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NJ Slow to Respond With Plans to Deal with Threat Posed by Climate Change

Towns in areas threatened by prospect of rising sea levels go it alone, with help from nonprofit environmental groups

WHYY beach construction
Credit: Scott Gurian
A new home being built on pilings in a flood-prone section of Long Beach Township.

Every state along the Eastern Seaboard has, or is actively developing, a statewide plan for adapting to climate change.

Every state, that is, except New Jersey, even though a Rutgers University study projects that sea level will rise between 13 to 28 inches by 2050, while New Jersey itself gradually sinks.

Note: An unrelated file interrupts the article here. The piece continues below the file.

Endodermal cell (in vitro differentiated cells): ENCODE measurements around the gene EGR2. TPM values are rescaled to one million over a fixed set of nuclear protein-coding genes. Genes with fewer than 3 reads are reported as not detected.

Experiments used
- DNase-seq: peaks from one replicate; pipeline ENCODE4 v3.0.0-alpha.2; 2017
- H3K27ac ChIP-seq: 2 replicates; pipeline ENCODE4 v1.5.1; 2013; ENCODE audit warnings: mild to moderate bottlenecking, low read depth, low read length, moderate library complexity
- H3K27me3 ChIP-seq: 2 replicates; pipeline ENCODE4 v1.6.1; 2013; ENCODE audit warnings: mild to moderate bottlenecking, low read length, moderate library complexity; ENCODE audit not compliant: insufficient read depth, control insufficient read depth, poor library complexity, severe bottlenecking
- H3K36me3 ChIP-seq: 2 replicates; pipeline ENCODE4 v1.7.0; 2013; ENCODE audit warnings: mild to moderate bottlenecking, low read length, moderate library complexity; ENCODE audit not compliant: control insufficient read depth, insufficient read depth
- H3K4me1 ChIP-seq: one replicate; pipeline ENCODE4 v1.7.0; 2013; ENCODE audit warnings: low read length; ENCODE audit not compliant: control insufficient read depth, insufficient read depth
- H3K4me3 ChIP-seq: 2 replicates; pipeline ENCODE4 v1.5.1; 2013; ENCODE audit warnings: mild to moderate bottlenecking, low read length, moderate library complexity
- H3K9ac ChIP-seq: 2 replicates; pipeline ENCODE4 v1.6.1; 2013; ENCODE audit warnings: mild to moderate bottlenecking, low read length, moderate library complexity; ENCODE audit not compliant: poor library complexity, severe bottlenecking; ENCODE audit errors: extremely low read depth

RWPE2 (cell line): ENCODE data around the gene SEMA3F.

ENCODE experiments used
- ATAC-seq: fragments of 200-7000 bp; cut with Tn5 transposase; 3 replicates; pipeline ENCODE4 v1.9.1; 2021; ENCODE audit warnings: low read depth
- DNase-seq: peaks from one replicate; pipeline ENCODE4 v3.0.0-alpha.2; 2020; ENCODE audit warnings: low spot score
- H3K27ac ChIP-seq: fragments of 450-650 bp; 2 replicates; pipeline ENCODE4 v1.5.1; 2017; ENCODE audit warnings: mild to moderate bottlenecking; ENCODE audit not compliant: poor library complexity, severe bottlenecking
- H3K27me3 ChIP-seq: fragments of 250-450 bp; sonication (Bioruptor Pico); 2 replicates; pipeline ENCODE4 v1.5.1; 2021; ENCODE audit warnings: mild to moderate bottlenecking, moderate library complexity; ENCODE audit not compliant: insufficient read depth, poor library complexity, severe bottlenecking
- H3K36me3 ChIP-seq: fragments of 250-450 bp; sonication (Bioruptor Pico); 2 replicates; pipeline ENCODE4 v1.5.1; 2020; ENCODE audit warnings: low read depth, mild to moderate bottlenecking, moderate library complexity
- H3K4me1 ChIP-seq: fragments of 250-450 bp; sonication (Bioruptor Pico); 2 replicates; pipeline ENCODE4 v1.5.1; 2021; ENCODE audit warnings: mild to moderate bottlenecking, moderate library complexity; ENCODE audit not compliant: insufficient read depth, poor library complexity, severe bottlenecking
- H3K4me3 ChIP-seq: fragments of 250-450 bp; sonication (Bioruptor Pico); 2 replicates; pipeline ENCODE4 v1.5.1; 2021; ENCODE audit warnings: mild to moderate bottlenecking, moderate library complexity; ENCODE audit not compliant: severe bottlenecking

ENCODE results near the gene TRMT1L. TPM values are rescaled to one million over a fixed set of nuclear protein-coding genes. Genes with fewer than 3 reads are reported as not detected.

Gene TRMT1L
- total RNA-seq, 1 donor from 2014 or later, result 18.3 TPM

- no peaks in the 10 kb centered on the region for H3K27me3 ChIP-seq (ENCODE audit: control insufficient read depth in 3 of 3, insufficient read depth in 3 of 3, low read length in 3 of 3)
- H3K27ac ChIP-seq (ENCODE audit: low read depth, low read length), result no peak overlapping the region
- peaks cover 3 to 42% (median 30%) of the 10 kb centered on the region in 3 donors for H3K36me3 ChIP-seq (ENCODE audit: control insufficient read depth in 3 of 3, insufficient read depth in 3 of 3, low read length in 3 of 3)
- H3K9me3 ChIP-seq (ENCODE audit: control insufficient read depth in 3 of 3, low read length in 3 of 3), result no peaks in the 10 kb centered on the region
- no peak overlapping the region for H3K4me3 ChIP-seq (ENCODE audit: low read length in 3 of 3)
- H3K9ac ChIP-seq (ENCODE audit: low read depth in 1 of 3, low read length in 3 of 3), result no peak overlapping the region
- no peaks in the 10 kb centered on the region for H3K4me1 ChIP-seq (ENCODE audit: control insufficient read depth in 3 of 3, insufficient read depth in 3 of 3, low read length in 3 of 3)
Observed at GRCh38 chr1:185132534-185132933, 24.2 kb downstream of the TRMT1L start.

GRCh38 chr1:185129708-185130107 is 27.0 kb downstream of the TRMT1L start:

That’s why, in the aftermath of the devastation unleashed by Hurricane Sandy, Jersey Shore towns are taking it upon themselves – with a big helping hand from nonprofit groups including New Jersey Future and the Jacques Cousteau National Estuarine Research Reserve -- to develop comprehensive resiliency plans using maps with up-to-date sea level rise projections.

The borough of Tuckerton, for instance, has relocated its police department out of a flood plain and plans to replace sewer and water pipes with salt-resistant materials. Flooded homes have been put on stilts and roadways flooded during Sandy have been elevated.

Still, officials in many Jersey Shore towns say the state needs a uniform policy pertaining to climate change – with reliable funding – to help small towns deal with such a big and complex issue.

Read and listen to the full report by Carolyn Beeler of WHYY/NewsWorks, a partner of NJ Spotlight.

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